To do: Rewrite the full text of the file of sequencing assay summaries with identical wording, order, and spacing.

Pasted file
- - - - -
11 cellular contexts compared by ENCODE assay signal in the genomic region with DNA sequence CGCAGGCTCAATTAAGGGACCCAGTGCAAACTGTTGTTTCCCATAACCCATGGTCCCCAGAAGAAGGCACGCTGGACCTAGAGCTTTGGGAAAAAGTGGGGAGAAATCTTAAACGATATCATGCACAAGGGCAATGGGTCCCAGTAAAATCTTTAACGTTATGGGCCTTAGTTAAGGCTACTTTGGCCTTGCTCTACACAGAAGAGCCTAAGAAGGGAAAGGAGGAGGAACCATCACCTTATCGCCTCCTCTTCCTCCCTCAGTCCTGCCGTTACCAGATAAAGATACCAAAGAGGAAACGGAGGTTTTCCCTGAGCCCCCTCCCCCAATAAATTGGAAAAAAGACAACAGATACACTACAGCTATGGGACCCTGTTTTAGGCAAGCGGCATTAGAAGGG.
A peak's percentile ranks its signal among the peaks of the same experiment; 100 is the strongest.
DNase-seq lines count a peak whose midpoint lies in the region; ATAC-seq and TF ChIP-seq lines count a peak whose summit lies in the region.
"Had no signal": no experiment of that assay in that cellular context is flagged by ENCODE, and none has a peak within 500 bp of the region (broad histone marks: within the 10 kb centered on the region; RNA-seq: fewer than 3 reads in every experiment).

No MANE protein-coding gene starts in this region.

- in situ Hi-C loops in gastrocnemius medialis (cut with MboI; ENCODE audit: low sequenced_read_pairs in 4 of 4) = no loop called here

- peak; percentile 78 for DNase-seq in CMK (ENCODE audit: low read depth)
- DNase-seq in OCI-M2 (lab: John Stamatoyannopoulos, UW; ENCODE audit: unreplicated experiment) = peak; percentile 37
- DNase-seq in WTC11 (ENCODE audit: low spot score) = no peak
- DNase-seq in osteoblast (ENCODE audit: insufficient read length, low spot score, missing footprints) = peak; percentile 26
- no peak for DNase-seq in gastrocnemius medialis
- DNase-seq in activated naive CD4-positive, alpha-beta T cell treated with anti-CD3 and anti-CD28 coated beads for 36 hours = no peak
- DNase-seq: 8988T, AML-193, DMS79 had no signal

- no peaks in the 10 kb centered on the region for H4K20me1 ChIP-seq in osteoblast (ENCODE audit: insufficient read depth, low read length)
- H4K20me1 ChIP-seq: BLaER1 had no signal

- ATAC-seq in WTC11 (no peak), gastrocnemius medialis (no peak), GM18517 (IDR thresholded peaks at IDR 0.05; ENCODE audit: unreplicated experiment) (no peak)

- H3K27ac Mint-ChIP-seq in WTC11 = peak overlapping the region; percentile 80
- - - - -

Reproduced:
11 cellular contexts compared by ENCODE assay signal in the genomic region with DNA sequence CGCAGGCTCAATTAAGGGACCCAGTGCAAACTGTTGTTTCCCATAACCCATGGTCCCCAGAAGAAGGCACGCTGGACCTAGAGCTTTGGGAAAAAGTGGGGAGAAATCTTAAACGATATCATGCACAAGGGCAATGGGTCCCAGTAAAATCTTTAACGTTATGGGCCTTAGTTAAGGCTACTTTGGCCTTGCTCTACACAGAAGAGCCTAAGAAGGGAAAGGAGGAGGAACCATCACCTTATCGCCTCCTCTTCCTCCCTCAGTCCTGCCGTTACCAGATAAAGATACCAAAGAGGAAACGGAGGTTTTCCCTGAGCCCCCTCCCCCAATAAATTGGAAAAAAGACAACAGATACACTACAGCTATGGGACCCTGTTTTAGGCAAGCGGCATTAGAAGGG.
A peak's percentile ranks its signal among the peaks of the same experiment; 100 is the strongest.
DNase-seq lines count a peak whose midpoint lies in the region; ATAC-seq and TF ChIP-seq lines count a peak whose summit lies in the region.
"Had no signal": no experiment of that assay in that cellular context is flagged by ENCODE, and none has a peak within 500 bp of the region (broad histone marks: within the 10 kb centered on the region; RNA-seq: fewer than 3 reads in every experiment).

No MANE protein-coding gene starts in this region.

- in situ Hi-C loops in gastrocnemius medialis (cut with MboI; ENCODE audit: low sequenced_read_pairs in 4 of 4) = no loop called here

- peak; percentile 78 for DNase-seq in CMK (ENCODE audit: low read depth)
- DNase-seq in OCI-M2 (lab: John Stamatoyannopoulos, UW; ENCODE audit: unreplicated experiment) = peak; percentile 37
- DNase-seq in WTC11 (ENCODE audit: low spot score) = no peak
- DNase-seq in osteoblast (ENCODE audit: insufficient read length, low spot score, missing footprints) = peak; percentile 26
- no peak for DNase-seq in gastrocnemius medialis
- DNase-seq in activated naive CD4-positive, alpha-beta T cell treated with anti-CD3 and anti-CD28 coated beads for 36 hours = no peak
- DNase-seq: 8988T, AML-193, DMS79 had no signal

- no peaks in the 10 kb centered on the region for H4K20me1 ChIP-seq in osteoblast (ENCODE audit: insufficient read depth, low read length)
- H4K20me1 ChIP-seq: BLaER1 had no signal

- ATAC-seq in WTC11 (no peak), gastrocnemius medialis (no peak), GM18517 (IDR thresholded peaks at IDR 0.05; ENCODE audit: unreplicated experiment) (no peak)

- H3K27ac Mint-ChIP-seq in WTC11 = peak overlapping the region; percentile 80